1031 Exchange Rules and Information

Our goal is to help investors stay educated by providing straightforward, unbiased 1031 exchange information for 2024 by providing:

1031 tax-deferred exchanges allow investors to defer paying capital gains tax by reinvesting funds from property sales back into their real estate portfolios. Section 1031 Exchanges are a key tool educated investors use to benefit from existing tax regulations and preserve and grow investment capital in any economic cycle.

Important Questions About Your Real Estate Investments & 1031 Exchanges

To get the most out of their on-going education, it’s important for investors to ask themselves three important questions about real estate investing:

  1. What are the IRS 1031 exchange rules?
  2. What is my real estate investment timeline?
  3. Have I researched available 1031 exchange information?
  4. Does passive investing make more sense than doing everything myself?

1031 Exchange Rules

  • Seller must never take possession of funds from the relinquished property
  • Replacement property must be like-kind real estate
  • Real estate must be used for investment or business, and not be considered stock in trade or personal property
  • Property replaced must be of equal or greater value to the property being relinquished
  • Title of the relinquished property and the replacement property must be in the same taxpayer name
  • Replacement property must be identified within 45 days of closing on the sale of the relinquished property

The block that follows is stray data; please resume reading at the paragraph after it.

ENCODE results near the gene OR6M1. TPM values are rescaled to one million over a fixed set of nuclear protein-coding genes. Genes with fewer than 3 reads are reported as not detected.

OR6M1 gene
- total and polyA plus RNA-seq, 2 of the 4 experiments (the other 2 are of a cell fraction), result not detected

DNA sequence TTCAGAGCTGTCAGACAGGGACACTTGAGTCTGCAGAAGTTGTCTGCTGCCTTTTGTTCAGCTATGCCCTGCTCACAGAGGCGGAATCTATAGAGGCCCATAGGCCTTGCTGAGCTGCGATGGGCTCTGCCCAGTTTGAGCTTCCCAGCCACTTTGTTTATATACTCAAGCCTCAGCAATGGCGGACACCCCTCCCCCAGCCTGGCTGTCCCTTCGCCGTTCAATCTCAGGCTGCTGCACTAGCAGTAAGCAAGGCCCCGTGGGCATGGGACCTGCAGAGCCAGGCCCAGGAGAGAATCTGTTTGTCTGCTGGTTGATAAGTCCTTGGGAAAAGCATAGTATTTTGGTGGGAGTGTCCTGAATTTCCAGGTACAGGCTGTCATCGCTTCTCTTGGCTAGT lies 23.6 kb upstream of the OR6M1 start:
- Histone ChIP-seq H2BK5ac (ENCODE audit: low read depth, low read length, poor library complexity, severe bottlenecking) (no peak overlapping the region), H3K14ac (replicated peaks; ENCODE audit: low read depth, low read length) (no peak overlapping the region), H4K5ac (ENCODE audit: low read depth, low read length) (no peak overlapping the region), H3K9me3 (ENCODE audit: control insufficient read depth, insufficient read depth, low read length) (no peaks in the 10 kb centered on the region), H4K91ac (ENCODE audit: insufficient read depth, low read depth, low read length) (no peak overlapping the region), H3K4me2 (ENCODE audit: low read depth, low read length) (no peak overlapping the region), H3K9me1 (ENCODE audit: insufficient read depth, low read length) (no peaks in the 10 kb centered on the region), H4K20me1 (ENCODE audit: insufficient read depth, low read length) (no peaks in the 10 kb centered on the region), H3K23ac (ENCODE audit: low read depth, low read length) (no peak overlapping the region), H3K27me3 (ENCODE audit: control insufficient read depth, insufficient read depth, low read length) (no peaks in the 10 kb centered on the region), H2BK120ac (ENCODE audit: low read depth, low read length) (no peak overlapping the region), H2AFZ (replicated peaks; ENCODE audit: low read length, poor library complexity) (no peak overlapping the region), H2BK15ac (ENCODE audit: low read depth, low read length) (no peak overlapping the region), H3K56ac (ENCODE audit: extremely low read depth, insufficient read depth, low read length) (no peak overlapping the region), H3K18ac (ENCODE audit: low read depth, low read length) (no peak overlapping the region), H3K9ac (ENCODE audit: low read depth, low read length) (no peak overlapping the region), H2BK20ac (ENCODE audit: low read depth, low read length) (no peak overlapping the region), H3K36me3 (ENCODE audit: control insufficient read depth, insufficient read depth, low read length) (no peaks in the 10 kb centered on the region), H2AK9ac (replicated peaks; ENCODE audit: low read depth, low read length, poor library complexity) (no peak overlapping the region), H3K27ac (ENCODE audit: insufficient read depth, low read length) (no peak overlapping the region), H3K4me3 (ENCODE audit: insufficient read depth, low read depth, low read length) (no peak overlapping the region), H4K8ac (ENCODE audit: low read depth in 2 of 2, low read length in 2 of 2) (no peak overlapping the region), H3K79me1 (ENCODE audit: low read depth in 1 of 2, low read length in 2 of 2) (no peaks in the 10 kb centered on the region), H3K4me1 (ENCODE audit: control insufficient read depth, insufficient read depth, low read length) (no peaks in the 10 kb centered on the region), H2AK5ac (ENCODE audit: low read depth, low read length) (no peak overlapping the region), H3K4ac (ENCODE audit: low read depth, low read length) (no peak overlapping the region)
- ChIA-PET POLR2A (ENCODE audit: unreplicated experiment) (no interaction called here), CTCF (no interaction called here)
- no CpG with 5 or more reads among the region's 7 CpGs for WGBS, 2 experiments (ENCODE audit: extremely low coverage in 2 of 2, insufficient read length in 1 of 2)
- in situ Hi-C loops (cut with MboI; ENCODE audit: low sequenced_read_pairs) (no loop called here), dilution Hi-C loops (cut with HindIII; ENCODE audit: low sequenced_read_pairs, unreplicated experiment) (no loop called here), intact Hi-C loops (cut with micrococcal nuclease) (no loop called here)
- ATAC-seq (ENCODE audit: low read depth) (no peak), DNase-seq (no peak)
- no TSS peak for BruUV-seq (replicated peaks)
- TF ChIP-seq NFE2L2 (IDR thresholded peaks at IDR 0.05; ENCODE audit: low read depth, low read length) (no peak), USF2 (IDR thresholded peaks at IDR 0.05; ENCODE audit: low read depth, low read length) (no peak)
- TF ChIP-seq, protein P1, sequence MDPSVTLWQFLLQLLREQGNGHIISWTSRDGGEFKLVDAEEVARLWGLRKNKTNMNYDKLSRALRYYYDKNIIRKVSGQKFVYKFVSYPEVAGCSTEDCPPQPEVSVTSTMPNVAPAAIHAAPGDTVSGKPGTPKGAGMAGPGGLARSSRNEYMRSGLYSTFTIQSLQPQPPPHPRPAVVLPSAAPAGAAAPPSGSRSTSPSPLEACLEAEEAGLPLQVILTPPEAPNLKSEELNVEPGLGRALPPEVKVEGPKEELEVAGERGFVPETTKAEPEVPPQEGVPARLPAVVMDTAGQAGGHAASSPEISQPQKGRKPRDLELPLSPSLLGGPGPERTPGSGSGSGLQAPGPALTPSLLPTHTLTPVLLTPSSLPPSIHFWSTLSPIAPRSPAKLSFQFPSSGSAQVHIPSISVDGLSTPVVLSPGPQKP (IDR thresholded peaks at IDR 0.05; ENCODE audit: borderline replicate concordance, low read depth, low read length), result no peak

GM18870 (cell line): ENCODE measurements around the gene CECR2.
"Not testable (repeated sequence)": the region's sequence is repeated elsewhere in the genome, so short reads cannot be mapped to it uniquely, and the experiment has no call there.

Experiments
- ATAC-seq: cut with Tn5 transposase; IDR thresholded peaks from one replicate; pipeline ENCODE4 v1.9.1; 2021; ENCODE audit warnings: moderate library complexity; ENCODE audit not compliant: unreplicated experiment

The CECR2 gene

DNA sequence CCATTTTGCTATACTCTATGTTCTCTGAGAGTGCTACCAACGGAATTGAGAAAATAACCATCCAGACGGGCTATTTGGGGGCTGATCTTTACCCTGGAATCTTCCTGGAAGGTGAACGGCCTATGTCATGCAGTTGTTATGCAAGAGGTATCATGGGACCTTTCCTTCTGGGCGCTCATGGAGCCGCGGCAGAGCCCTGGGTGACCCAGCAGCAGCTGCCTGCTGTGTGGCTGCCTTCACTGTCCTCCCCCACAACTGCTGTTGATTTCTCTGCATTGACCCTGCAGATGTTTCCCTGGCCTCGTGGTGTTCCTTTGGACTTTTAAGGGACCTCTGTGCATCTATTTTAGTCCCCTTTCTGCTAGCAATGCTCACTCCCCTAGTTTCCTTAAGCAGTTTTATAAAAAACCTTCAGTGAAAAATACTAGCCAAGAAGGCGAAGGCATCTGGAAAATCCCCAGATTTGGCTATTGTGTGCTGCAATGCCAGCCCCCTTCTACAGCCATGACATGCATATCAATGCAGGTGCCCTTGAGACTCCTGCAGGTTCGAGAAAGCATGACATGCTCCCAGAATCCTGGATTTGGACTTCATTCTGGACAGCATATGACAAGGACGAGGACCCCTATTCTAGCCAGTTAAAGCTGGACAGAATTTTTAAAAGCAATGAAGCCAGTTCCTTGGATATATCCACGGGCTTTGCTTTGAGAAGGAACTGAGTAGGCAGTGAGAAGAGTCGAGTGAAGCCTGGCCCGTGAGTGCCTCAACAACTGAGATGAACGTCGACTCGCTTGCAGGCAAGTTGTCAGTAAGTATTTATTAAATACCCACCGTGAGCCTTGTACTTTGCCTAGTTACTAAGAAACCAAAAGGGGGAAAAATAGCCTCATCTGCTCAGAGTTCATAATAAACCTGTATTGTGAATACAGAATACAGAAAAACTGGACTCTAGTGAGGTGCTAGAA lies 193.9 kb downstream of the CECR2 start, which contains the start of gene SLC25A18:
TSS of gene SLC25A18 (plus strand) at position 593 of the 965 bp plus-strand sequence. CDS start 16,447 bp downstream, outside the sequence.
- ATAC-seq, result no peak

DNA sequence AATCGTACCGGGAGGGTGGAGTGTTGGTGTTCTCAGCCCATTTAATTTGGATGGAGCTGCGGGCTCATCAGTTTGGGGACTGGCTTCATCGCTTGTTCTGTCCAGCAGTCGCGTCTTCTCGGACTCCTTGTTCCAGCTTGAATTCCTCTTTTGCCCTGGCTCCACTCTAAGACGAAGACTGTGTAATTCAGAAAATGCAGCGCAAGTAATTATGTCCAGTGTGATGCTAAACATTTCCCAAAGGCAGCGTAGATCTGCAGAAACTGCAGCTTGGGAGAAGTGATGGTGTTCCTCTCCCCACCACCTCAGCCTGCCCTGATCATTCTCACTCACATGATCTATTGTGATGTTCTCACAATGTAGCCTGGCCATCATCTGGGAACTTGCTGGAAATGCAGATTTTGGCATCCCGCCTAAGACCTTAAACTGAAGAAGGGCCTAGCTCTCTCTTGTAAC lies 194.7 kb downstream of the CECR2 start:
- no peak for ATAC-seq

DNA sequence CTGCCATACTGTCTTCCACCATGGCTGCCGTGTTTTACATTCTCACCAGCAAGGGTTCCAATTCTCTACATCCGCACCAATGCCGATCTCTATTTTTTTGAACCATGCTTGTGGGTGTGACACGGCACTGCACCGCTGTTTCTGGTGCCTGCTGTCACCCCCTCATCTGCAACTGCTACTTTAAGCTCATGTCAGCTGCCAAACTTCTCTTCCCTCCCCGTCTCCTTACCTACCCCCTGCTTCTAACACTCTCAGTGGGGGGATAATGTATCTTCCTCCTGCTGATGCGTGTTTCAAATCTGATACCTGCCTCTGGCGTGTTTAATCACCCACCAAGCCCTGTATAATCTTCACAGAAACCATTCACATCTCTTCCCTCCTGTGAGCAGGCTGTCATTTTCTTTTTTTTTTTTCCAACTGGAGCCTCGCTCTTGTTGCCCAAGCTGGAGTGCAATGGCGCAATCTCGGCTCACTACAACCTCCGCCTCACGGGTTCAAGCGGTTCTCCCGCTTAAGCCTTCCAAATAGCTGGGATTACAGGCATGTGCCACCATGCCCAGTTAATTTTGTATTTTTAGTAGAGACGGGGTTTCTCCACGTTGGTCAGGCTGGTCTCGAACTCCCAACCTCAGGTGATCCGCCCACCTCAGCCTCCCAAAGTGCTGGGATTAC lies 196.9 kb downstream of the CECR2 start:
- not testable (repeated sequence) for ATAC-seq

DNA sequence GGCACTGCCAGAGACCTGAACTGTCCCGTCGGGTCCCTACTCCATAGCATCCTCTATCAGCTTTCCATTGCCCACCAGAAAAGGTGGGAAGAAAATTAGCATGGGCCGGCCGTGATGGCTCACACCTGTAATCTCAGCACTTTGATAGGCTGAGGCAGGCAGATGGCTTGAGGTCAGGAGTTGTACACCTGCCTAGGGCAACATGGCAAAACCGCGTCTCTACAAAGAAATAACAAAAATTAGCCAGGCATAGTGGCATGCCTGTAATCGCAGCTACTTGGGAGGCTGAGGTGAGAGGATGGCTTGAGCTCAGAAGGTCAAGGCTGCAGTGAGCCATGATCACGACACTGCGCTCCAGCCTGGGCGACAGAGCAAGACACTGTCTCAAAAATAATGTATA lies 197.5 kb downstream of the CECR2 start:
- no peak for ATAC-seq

• Replacement property must be purchased within 180 days of closing on the sale of the relinquished property

Article: Three Most Common Ways Investors Blow Their 1031 Exchange

What is My Real Estate Investment Timeline?

A good way of thinking about a timeline for investing in real estate is to consider how important liquidity will be to you 5, 15, and even 30 years or more from now.

Historically, real estate has been an attractive way to build wealth over the long term. The trade-off is that capital invested in real estate is illiquid. Unlike shares of a publicly traded stock, real estate can’t be bought and sold at the push of a button on your computer keyboard.

Because real estate lacks liquidity investors should understand if and when they’ll need to turn their investments into cash and identify a real estate investment timeline accordingly.

Have I Researched Available 1031 Exchange Information?

Owning real estate gives a unique combination of three benefits that many other investments do not offer:

  • First, investment real estate provides two cash flow streams: short-term through the monthly net income and long-term through the appreciation of the real property when it is sold.
  • Second, tax law allows owners of real estate to reduce their annual cash income from the property by deducting a non-cash depreciation expense. This allows investors with positive net cash flow to reduce the amount of taxable income from their real estate investments.